A Tennessee man has been sent back to Germany for his role in acts of persecution while serving as an armed guard at a Nazi concentration camp in 1945, the U.S. Department of Justice said Saturday.
Friedrich Karl Berger, 95, was found removable to Germany after a two-day trial in February 2020. His service as an armed guard at an outpost of the Neuengamme camp near Meppen in western Germany constituted assistance in Nazi-sponsored persecution, the department said in a statement.
Prisoners at the camp included “Jews, Poles, Russians, Danes, Dutch, Latvians, French, Italians, and political opponents” of the Nazis, the DOJ said. The largest groups were Russian, Dutch and Polish civilians. At least 42,900 people died at Neuengamme and its satellite camps, including during “death march” evacuations as Allied troops closed in and in bombings of prisoner ships, according to the former camp’s memorial website.
Berger is the 70th Nazi persecutor removed from the U.S., according to the Justice Department, which said it has won cases against 109 people since the government began a program to find, investigate and deport Nazi collaborators in 1979.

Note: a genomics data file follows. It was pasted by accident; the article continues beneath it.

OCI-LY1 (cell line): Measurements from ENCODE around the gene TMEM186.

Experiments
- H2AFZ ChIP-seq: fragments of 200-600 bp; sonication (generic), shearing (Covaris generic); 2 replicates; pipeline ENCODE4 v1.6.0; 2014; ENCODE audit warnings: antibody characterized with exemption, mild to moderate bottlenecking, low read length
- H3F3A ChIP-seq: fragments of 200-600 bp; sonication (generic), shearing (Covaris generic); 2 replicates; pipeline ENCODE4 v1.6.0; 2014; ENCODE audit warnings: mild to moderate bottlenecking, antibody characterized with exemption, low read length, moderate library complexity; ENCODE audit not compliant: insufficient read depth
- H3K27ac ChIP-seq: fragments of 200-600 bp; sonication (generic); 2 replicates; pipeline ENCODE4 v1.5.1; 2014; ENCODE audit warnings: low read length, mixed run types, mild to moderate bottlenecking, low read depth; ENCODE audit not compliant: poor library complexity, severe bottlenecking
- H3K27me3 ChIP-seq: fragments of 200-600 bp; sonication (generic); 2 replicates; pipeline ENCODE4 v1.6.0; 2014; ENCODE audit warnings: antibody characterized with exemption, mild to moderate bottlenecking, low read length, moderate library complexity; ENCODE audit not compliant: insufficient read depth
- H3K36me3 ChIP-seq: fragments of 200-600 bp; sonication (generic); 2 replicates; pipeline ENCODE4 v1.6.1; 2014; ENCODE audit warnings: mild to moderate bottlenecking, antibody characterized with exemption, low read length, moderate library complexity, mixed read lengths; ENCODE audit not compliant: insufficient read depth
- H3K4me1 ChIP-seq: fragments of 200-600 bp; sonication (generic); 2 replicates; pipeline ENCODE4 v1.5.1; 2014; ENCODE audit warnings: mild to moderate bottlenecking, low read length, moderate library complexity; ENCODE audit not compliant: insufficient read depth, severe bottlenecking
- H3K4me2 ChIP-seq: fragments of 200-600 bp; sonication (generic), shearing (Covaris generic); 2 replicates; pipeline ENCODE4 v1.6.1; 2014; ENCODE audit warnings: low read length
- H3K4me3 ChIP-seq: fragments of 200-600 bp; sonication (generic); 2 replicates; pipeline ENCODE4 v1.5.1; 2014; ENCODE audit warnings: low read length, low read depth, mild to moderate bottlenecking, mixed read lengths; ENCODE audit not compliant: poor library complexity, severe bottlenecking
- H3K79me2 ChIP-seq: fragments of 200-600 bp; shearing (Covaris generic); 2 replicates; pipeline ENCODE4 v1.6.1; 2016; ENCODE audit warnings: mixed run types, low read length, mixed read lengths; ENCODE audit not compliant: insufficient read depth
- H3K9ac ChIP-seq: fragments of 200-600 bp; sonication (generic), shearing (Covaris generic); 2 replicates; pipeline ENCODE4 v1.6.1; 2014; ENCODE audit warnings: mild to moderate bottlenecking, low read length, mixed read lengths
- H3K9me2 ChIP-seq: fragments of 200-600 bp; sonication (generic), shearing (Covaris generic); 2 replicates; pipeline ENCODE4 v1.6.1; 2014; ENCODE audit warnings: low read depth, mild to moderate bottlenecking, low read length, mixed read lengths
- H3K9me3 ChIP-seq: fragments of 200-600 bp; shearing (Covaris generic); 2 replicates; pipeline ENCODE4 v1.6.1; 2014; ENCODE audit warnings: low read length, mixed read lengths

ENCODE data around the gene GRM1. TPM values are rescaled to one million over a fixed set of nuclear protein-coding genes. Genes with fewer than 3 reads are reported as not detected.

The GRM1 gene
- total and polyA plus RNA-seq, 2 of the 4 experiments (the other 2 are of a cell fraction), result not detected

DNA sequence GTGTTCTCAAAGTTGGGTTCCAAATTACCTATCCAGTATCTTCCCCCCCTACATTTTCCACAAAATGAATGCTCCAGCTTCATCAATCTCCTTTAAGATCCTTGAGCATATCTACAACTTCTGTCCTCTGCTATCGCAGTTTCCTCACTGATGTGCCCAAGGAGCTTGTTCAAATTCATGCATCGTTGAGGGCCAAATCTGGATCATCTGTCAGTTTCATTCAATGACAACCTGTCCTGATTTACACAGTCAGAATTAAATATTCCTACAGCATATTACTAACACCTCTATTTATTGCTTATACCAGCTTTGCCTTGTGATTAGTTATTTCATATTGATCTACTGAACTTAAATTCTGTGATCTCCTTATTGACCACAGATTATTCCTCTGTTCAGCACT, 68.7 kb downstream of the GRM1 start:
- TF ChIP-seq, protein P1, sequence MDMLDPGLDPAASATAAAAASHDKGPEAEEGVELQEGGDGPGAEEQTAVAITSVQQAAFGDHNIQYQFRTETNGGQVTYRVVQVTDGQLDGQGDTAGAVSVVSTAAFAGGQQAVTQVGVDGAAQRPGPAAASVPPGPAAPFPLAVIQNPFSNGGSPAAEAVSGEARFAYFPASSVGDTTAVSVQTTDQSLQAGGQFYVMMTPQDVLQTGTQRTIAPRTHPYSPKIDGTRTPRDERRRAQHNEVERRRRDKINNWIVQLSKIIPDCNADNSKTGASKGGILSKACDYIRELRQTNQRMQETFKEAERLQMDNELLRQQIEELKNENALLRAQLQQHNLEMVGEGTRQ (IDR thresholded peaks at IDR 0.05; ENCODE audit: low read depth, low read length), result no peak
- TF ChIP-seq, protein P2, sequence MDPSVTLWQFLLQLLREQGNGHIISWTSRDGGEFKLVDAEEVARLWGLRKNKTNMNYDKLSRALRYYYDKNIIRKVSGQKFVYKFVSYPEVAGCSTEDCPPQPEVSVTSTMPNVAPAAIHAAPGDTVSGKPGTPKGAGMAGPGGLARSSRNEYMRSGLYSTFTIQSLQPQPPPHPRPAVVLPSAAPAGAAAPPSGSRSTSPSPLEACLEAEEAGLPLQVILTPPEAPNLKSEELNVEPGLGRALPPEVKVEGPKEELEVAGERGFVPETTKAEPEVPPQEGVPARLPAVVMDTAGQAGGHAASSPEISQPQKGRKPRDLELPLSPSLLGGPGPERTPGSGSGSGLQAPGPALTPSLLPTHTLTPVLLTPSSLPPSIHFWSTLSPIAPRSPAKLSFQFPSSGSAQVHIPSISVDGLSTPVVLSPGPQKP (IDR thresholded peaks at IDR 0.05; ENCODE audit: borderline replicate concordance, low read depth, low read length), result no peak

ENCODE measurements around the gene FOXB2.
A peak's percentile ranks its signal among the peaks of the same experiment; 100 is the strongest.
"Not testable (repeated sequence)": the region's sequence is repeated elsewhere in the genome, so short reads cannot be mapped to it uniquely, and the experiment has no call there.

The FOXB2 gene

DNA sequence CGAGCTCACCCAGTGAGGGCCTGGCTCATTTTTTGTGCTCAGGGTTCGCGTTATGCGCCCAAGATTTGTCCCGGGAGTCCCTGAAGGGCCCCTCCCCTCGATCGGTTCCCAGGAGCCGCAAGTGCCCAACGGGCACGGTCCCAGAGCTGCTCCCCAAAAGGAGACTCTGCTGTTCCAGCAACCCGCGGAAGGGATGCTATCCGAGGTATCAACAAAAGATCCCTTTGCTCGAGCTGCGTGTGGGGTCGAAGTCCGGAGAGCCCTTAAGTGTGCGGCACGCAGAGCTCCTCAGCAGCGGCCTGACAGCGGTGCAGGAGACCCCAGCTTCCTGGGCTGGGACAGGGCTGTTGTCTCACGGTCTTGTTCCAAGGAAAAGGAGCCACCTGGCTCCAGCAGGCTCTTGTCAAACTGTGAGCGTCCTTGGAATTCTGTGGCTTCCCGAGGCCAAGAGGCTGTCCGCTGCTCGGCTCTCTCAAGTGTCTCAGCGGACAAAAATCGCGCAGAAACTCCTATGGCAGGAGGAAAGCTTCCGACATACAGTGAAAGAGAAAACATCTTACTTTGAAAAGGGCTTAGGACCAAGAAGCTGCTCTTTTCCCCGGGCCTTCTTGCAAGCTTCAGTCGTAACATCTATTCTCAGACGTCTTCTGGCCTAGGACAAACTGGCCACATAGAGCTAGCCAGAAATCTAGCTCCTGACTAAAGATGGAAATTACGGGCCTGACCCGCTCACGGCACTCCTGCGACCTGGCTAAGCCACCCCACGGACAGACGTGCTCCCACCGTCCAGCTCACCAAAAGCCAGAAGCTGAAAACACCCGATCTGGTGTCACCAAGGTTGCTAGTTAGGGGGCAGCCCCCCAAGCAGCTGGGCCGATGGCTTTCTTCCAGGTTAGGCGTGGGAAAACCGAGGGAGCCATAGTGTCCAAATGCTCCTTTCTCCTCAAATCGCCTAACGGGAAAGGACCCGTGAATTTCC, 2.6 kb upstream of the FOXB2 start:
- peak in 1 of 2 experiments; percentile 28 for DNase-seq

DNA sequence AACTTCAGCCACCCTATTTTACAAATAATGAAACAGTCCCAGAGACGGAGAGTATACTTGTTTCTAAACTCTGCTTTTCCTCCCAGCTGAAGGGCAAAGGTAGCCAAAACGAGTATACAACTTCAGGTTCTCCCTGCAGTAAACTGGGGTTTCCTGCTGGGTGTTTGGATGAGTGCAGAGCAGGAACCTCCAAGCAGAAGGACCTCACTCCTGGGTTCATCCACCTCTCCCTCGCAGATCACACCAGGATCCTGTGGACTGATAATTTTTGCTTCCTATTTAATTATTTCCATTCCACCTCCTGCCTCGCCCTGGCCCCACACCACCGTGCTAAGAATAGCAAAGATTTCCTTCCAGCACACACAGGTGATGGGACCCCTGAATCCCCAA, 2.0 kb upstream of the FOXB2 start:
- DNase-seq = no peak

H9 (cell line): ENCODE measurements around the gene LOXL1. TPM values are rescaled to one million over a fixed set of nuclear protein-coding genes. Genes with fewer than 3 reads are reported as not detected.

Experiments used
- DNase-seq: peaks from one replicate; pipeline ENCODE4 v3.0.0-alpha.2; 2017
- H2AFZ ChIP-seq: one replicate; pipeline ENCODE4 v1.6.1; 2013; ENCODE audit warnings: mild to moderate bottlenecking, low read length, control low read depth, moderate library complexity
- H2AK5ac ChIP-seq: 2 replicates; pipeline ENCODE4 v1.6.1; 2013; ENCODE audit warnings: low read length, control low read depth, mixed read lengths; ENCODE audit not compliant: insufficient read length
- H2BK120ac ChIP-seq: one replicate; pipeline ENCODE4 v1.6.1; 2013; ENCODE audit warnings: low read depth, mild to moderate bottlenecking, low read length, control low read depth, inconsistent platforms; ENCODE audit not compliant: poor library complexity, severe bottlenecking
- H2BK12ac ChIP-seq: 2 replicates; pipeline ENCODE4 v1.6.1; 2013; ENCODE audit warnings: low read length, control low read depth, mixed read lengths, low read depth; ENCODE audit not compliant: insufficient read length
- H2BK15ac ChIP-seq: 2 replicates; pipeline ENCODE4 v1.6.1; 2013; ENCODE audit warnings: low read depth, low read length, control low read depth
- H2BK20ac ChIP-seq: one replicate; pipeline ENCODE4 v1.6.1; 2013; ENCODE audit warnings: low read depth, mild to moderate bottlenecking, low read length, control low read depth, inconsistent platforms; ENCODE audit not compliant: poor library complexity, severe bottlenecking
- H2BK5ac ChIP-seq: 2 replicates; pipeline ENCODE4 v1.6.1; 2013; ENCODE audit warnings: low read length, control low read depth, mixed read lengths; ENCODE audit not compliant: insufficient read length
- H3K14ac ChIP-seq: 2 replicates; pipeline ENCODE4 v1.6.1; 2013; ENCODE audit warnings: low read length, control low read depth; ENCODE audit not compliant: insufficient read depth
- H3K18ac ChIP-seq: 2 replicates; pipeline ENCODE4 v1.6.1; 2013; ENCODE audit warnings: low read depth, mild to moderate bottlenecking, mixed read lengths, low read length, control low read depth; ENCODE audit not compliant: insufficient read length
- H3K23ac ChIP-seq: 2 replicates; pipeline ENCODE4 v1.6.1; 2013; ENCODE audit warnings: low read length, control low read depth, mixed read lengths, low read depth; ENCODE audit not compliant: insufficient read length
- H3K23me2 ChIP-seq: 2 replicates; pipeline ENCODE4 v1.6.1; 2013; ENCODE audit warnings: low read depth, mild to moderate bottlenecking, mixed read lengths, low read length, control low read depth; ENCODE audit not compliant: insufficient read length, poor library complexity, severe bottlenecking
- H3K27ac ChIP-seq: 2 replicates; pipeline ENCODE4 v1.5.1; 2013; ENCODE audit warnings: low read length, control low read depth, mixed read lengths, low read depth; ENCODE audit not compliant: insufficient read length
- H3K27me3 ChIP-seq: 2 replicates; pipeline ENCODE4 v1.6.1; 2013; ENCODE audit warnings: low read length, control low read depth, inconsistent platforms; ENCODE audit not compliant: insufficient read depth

According to the department, Berger admitted to preventing prisoners from escaping during outdoor forced labor in the winter of 1945.
The court also found Berger guarded prisoners during a forcible evacuation that claimed about 70 lives. Berger, who holds German citizenship, continues to receive a pension from Germany based on his employment there, “including his wartime service.”
“We are committed to ensuring the United States will not serve as a safe haven for human rights violators and war criminals,” said Tae Johnson, acting director of U.S. Immigration and Customs Enforcement.
“We will never cease to pursue those who persecute others. This case exemplifies the steadfast dedication of both ICE and the Department of Justice to pursue justice and to hunt relentlessly for those who participated in one of history’s greatest atrocities, no matter how long it takes.
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